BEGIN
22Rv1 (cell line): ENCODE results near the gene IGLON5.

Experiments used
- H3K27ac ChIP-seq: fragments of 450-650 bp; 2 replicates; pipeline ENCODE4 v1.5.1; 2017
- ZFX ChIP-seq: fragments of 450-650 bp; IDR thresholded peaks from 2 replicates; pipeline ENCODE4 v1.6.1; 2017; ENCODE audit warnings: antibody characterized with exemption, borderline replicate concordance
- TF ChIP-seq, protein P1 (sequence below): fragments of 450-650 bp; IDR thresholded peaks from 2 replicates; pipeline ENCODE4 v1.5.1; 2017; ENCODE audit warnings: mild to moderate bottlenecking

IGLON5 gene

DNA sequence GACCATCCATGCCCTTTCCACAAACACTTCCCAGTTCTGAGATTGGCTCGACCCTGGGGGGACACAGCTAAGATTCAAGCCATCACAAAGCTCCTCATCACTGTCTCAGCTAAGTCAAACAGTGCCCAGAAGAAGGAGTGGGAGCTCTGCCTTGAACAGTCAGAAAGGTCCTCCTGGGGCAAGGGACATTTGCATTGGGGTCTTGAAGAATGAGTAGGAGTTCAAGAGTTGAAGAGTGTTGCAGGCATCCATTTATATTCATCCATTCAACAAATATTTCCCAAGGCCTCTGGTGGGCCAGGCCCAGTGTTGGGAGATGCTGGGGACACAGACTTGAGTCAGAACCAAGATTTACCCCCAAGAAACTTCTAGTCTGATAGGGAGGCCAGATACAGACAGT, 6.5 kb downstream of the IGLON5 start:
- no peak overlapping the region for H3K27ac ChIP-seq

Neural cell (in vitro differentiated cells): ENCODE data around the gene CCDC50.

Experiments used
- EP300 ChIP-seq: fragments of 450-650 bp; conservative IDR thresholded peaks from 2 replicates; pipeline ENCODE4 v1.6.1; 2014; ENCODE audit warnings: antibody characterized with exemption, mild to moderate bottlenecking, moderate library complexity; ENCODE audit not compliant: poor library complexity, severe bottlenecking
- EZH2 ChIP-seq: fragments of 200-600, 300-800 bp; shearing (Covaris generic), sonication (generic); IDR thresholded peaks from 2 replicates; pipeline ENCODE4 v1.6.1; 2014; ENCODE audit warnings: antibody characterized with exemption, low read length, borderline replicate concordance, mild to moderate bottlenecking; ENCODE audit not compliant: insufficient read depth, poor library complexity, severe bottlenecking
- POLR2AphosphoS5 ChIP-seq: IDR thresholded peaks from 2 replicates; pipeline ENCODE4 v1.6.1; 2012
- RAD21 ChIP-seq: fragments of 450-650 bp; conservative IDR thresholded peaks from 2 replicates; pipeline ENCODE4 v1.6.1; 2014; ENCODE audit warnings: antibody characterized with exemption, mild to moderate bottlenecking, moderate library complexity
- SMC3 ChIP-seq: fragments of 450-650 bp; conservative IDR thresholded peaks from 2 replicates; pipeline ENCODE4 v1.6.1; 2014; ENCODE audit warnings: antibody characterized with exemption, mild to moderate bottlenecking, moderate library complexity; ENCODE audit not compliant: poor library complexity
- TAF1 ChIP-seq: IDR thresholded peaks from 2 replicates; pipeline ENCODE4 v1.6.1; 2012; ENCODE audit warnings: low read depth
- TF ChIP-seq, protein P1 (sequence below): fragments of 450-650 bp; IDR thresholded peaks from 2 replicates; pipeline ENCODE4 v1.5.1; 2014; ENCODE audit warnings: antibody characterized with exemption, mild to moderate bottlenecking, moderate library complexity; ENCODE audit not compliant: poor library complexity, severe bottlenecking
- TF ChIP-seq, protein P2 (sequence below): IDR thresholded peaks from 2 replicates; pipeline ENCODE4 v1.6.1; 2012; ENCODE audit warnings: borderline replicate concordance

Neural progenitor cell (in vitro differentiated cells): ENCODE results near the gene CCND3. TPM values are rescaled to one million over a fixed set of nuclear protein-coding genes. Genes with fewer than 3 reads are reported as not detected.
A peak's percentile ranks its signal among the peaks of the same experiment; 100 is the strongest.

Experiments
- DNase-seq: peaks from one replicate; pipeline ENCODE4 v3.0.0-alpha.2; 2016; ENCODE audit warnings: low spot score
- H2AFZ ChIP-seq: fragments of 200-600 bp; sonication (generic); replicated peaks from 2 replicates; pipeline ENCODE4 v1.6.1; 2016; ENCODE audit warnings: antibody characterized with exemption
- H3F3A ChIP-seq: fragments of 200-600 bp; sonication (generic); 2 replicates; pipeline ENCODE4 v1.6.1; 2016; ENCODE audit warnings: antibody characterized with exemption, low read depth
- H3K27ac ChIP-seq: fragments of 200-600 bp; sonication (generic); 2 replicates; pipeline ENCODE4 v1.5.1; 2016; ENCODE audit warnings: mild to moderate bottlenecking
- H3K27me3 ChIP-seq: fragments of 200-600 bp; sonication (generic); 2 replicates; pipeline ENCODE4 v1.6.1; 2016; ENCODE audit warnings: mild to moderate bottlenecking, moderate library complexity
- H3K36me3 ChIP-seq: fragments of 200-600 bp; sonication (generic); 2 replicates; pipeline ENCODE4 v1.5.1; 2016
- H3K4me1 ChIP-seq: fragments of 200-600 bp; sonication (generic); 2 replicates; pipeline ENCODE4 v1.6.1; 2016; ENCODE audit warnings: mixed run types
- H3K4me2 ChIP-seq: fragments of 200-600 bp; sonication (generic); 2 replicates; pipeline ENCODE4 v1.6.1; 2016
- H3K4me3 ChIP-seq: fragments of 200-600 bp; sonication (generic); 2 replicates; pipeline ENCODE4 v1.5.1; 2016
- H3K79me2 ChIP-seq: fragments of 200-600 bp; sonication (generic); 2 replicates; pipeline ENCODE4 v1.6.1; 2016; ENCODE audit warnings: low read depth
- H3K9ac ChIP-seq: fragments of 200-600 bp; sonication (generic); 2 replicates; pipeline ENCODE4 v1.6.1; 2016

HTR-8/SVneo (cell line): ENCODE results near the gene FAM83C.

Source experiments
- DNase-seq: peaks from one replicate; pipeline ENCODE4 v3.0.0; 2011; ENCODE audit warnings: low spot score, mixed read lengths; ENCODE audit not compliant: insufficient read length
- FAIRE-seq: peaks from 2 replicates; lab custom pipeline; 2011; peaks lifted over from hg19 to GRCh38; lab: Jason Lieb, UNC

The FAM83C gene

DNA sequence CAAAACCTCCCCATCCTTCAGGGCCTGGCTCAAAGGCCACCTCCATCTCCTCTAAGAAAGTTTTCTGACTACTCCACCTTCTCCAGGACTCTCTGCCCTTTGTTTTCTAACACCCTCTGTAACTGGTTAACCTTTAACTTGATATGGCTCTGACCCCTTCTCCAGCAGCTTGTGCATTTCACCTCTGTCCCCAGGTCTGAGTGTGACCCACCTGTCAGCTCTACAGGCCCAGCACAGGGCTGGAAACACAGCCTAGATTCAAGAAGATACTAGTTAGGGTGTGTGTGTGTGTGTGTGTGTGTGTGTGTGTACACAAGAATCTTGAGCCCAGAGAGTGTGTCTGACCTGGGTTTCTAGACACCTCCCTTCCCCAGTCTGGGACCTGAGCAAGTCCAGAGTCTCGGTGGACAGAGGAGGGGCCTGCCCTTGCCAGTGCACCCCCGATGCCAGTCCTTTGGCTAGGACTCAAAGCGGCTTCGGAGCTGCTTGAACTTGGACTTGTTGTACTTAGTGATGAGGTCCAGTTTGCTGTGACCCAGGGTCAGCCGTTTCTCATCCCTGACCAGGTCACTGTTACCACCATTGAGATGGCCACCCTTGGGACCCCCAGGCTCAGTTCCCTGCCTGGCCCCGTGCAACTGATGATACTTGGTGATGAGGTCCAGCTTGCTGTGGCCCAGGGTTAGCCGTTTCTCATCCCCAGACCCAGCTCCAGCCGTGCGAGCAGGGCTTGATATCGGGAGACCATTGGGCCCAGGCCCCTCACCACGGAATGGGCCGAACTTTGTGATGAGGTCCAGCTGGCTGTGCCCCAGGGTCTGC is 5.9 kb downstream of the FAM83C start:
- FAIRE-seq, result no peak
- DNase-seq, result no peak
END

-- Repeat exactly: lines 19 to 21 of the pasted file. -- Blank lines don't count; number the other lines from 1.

Neural progenitor cell (in vitro differentiated cells): ENCODE results near the gene CCND3. TPM values are rescaled to one million over a fixed set of nuclear protein-coding genes. Genes with fewer than 3 reads are reported as not detected.
A peak's percentile ranks its signal among the peaks of the same experiment; 100 is the strongest.

Experiments